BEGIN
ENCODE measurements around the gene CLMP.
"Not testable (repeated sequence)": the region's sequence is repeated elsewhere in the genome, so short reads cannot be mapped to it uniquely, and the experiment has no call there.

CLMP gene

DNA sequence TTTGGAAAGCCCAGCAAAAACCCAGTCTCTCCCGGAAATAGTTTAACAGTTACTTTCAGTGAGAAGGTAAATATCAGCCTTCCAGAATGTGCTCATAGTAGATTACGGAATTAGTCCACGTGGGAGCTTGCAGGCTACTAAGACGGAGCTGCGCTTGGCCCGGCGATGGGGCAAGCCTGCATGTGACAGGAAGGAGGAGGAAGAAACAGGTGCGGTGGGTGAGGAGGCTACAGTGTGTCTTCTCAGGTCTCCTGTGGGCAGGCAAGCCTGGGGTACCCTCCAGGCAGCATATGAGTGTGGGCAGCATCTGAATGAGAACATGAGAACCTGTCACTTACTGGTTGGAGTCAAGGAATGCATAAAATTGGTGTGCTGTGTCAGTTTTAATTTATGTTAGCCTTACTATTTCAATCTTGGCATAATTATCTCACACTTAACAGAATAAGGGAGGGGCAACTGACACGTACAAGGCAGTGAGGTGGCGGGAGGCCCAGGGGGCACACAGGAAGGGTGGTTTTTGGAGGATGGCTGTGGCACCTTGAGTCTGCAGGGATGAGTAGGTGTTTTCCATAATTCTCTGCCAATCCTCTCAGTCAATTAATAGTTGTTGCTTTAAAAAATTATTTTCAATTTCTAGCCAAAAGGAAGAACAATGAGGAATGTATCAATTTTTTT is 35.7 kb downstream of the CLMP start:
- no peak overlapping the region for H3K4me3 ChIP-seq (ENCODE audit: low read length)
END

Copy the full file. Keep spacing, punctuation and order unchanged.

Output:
ENCODE measurements around the gene CLMP.
"Not testable (repeated sequence)": the region's sequence is repeated elsewhere in the genome, so short reads cannot be mapped to it uniquely, and the experiment has no call there.

CLMP gene

DNA sequence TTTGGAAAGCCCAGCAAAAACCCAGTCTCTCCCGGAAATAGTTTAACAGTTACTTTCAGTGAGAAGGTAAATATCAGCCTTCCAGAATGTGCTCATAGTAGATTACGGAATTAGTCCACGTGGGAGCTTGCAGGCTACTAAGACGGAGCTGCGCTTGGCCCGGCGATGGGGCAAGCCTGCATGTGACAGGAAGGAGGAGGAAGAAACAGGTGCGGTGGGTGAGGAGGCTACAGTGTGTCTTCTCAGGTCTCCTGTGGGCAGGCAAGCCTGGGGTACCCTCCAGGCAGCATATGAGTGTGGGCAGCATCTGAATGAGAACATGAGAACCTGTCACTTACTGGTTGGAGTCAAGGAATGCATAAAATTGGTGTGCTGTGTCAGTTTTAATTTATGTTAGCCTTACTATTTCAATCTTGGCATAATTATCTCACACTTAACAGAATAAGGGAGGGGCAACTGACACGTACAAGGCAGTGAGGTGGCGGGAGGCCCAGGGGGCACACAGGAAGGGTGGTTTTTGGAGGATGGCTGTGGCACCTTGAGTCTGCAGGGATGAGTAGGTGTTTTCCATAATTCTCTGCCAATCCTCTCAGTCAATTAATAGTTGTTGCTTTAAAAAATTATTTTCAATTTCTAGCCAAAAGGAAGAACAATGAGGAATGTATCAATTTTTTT is 35.7 kb downstream of the CLMP start:
- no peak overlapping the region for H3K4me3 ChIP-seq (ENCODE audit: low read length)